Q&A with Scott McCormick, 

Resigning city council member

Last week, Memphis City Council chair Scott McCormick announced he'd be leaving his post at the end of the month to take a job as executive director of the philanthropic Plough Foundation.

Elected in 2004 as a replacement for Pat Vander Schaaf, McCormick says he is most proud of his role in brokering a deal to abolish the city's 12-year retirement plan. In 2006, he also led the effort to censure fellow council members Rickey Peete and Edmund Ford after they were indicted for bribery in Operation Main Street Sweeper.

When he isn't busy with council matters, McCormick runs Central Imaging and Printing, a local printing company. But beginning next month, McCormick will take the reins of the Plough Foundation, which issues grants for nonprofit organizations in Memphis and Shelby County.

The Flyer asked McCormick to reflect on the past four years on the council. — Bianca Phillips

Flyer: What five lessons did you learn during your time with the Memphis City Council?

McCormick:

1. With seven votes, you can move City Hall to Mud Island.

2. If you find an extra million dollars, don't worry. Someone will find a way to spend it.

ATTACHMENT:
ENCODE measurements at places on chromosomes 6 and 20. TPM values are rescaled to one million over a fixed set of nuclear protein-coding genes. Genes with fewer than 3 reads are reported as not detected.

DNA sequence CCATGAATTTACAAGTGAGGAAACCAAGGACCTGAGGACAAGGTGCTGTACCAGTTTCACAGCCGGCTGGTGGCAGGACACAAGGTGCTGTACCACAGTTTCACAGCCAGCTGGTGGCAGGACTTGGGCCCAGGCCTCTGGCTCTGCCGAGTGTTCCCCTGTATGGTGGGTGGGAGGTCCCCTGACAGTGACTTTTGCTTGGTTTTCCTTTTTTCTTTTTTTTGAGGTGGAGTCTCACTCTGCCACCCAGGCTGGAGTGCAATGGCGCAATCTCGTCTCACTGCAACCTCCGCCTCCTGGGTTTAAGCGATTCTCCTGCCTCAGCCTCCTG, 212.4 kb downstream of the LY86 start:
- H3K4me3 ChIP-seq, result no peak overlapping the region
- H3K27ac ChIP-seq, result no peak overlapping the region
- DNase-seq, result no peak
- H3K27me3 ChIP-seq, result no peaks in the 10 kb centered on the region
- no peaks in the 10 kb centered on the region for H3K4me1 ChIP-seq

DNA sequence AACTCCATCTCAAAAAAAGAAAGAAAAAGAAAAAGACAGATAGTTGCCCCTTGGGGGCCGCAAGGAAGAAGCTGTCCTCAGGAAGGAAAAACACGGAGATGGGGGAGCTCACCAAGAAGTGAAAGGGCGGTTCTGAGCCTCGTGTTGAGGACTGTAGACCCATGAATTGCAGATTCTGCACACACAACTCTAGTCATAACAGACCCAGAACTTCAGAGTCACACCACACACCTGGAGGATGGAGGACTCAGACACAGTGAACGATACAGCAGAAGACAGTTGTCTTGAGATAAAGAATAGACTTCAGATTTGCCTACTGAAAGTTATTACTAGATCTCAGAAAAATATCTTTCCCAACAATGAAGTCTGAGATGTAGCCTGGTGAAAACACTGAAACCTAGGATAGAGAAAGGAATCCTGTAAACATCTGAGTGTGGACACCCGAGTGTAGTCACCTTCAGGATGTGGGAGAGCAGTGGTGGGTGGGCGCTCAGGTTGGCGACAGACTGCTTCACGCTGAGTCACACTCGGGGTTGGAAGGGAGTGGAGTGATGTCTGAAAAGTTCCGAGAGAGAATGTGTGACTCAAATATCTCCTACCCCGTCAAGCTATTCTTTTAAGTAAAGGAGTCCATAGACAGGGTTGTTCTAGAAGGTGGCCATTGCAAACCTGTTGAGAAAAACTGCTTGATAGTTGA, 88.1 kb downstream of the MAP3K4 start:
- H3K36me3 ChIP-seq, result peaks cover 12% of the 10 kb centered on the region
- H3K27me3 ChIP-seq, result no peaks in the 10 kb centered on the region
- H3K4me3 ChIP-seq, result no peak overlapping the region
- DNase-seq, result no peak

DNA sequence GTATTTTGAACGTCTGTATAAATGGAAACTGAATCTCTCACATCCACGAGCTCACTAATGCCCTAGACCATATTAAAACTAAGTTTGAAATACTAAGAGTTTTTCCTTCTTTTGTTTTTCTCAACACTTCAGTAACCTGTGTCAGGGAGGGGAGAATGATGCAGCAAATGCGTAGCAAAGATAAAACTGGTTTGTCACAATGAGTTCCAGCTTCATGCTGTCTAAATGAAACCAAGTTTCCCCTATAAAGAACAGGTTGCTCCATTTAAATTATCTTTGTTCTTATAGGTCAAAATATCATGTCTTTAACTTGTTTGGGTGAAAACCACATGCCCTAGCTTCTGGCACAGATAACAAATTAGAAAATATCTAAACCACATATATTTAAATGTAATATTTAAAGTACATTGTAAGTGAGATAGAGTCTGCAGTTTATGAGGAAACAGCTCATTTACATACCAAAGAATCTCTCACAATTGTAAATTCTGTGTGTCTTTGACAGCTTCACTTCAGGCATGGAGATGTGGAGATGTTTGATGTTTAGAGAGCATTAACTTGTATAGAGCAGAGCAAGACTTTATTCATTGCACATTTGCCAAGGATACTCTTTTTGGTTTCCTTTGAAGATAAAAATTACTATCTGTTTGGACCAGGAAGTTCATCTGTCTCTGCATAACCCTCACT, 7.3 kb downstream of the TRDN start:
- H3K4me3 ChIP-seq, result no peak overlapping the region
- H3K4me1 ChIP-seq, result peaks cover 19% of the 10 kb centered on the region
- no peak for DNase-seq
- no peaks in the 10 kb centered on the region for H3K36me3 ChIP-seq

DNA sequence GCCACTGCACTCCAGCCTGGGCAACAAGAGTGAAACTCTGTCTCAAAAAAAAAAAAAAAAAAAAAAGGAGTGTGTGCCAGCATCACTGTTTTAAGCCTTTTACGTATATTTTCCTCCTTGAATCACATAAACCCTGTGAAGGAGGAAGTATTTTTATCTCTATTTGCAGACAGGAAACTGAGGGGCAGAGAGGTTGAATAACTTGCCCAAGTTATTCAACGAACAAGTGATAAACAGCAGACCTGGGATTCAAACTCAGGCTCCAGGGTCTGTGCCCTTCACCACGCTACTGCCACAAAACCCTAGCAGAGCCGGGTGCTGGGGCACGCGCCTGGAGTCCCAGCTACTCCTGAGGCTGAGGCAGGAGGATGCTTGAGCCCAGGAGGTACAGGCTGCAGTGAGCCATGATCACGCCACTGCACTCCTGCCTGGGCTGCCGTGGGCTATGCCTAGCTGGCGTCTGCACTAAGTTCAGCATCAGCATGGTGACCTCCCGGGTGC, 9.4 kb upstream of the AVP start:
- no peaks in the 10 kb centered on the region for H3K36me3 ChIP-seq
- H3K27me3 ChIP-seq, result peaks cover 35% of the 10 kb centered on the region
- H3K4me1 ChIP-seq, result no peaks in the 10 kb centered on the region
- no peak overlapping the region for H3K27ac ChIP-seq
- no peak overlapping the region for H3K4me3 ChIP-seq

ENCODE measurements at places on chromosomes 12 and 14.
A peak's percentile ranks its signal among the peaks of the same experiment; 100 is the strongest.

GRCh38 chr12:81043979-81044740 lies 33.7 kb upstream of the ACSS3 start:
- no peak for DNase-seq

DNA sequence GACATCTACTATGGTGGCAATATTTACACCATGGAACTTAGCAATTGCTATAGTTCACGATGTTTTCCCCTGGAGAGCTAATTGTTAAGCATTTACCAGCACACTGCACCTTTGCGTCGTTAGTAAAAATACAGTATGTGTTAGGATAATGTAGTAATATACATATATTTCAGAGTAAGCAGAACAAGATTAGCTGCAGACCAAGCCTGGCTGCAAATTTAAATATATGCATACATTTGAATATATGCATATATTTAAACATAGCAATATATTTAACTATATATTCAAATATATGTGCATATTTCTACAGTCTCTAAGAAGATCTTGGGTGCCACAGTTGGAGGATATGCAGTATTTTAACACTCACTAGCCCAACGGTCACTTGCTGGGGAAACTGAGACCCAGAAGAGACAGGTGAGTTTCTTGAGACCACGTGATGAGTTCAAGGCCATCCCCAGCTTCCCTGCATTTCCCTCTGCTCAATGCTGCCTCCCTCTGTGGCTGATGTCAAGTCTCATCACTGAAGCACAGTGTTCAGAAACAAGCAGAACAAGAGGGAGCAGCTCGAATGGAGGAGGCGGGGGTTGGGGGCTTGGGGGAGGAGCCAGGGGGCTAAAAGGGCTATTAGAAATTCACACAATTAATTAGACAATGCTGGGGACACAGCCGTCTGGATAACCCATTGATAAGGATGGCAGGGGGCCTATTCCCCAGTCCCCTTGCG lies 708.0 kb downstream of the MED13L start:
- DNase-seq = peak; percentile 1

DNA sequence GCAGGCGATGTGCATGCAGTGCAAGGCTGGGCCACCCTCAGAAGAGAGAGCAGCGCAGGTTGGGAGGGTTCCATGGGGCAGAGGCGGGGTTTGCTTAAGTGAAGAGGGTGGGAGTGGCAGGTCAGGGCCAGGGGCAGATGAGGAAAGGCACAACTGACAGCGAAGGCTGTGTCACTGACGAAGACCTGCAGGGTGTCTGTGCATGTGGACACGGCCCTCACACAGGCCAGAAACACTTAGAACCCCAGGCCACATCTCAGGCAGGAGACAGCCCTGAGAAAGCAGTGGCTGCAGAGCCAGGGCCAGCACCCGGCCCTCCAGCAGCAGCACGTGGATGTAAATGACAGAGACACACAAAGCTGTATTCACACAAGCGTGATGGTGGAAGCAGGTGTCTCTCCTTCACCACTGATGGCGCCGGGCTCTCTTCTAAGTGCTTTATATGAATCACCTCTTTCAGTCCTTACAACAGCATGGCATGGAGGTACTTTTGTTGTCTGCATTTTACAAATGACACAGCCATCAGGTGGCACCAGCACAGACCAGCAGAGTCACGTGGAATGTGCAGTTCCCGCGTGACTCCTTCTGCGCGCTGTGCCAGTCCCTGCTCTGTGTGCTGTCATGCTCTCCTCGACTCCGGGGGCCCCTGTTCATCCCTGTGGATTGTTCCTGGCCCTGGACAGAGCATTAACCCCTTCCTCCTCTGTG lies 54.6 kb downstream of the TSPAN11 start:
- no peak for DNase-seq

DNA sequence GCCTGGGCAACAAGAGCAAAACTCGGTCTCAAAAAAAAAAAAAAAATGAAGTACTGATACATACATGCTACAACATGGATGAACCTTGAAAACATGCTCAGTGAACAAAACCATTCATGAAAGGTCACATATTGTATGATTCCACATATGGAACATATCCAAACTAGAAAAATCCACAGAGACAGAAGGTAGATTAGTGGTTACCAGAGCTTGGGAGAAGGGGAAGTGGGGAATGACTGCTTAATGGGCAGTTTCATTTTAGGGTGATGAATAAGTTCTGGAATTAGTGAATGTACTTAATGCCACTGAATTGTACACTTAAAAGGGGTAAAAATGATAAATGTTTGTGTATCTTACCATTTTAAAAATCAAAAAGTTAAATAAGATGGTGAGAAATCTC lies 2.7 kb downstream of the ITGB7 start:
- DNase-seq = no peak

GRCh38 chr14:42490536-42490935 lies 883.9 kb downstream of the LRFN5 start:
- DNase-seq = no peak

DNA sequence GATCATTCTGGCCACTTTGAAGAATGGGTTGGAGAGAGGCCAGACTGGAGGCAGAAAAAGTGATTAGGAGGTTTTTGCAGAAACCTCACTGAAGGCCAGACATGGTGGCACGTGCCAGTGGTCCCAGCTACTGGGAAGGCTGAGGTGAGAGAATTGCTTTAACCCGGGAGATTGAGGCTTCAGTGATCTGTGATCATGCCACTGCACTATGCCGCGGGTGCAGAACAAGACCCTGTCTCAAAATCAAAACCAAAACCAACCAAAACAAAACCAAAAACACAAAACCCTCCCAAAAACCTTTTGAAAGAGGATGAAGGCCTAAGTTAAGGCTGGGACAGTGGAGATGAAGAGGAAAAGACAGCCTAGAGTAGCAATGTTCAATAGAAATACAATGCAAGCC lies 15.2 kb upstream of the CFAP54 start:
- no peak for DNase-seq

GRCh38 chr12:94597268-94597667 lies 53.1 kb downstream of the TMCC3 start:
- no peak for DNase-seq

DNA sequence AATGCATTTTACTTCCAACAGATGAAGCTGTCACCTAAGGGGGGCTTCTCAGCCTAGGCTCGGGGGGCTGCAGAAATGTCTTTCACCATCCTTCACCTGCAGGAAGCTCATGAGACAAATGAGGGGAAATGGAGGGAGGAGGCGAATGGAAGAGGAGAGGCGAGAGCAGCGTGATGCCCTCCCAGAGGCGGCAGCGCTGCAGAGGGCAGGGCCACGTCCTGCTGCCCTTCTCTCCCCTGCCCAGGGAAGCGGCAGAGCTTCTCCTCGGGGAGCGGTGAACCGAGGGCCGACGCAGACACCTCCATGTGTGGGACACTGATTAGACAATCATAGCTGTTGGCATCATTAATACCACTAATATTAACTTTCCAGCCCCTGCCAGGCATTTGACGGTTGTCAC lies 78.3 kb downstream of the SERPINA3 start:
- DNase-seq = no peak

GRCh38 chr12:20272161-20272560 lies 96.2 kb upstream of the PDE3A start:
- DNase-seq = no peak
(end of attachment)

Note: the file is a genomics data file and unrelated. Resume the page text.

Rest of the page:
3. Never commit to something before you hear all the facts.

4. Never worry how another council member just voted. Focus on how they will vote on the next issue.

5. You don't need a watch.

Do you have any regrets? Anything you wish would have been accomplished while you were on the council?

I wish we could have found a use for the Pyramid.

What was the most challenging issue you dealt with as a council member?

The budget crisis of 2005.

What will you miss the most about the City Council?

Cedric Young, the council's police officer. He is truly one of Memphis' finest.

Why did you take the job at the Plough Foundation?

The Plough Foundation is a wonderful organization committed to improving the quality of life in Shelby County. I viewed moving to the foundation as a way to continue to help the community.

If Herenton had resigned, as chairman of the council, you would have become mayor. What would you have done?

I was willing to serve for the 20 days the charter requires. I planned to keep the city running and encourage the council to quickly vote for a new mayor.

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